Make Saving for Emergencies a Priority

America Saves Week

Woman adding coins to piggy bank at kitchen counter

Lisa M. Miller |
Posted on Feb 22, 2021

The uncertainty of the past year has taught us that we have to be as prepared as possible for the unexpected. While we're all experiencing this pandemic very differently---some having only minor inconveniences and others finding themselves without a job or having to close their business---those without a savings cushion are vulnerable to feeling the ramifications of COVID-19 for a long time.

You can make saving for emergencies a priority in 2021 by setting goals during America Saves Week---held this year from February 22 to 26. Following are a few reasons why an emergency fund is essential to include in your budget and how to get started.

What is an emergency savings fund?

An emergency savings fund consists of at least $500 that is set aside with a “do not touch unless it’s a real emergency” frame of mind. Saving for this fund starts with small, regularly scheduled automatic contributions that build up over time.

Why should you start saving for emergencies?

Maintaining an emergency savings account may be the most important difference between those who manage to stay afloat and those who sink in debt. It also gives you peace of mind knowing that you can afford to pay unexpected expenses. That’s because saving for emergencies can allow you to easily meet unexpected financial challenges such as repairing the brakes on your car, replacing a broken window in your house, or paying for an unexpected dental procedure.

Not having emergency savings is one of the reasons many individuals borrow too much money, resort to high-cost loans, or increase their credit card balances to high levels.

How should you build your emergency savings?

The easiest and most effective way to save is automatically. Your local bank can help you set up automatic savings by transferring a fixed amount from your checking account to a savings account reserved exclusively as your emergency fund. Another option is to have a portion of your paycheck automatically deposited into your emergency fund savings account through direct deposit. Or, you can commit to making a deposit to this special savings account each time you deposit or cash your paycheck. Opening and keeping your emergency fund in a savings account makes it much less likely that you will use these savings to pay for routine, nonemergency expenses.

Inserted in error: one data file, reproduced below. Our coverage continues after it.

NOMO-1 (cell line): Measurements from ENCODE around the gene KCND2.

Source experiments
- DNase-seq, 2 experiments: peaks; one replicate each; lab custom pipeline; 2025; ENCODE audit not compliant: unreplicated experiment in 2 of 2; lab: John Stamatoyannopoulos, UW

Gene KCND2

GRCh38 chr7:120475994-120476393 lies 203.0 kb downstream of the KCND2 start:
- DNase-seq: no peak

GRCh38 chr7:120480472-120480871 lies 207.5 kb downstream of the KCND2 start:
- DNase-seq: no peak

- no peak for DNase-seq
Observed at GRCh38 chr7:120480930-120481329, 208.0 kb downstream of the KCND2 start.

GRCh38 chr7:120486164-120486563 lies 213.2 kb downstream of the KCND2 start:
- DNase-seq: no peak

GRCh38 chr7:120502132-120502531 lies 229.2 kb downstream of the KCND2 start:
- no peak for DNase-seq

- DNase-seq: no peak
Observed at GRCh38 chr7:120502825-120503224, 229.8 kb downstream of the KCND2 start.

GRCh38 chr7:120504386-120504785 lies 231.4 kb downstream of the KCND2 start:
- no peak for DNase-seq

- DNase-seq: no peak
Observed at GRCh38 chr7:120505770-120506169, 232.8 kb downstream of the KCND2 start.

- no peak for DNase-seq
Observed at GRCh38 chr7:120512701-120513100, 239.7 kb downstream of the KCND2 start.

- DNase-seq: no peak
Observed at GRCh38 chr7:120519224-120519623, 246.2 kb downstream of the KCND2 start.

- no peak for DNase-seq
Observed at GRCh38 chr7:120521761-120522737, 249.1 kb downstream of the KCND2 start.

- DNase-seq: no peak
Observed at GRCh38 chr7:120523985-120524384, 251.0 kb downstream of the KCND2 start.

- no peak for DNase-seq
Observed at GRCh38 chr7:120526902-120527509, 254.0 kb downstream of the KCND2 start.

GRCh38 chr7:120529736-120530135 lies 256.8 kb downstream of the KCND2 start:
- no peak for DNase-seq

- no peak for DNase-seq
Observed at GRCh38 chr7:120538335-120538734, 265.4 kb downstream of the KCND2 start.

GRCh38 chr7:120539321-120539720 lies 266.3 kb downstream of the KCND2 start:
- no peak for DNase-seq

How can you get started?

Those with a savings plan are twice as likely to save successfully. This includes setting a goal to build an emergency fund and deciding how much you want to save each month. Begin by making a list of your current expenses and prioritizing those items. There are likely a number of elective items, such as restaurant take-out and entertainment, which are eating into your bigger priority---saving for emergency situations.

Keep in mind that creating an emergency fund is a goal that must be embraced by others living in your household because it requires sacrifice in order to have some peace of mind when emergencies occur.

How much should I save?

The general rule of thumb is that you should keep an equivalent of about six months of living expenses in your emergency fund. Living expenses might include utility bills, monthly rent or mortgage payments, cell phone and data costs, groceries, and more. Take your list of monthly expenses, check it twice, and multiply the total by six. In the case of a significant emergency---such as a loss of a job or other financial hardship---six months of savings would help you ride out the storm.

During America Saves Week, individuals and families make a commitment to themselves to save successfully. Through the support of participating organizations---including many local community banks---together we encourage individuals and families to assess their finances and saving behaviors. The America Saves pledge is the framework that allows savers to set a goal and make an action plan that starts or increases savings to achieve better financial stability in 2021 and beyond.

Make a pledge and create a simple savings plan to help fund emergencies. You can visit for more tips and words of encouragement.

Lisa M. Miller
Assistant Vice President/Community Banking Manager McSherrystown Office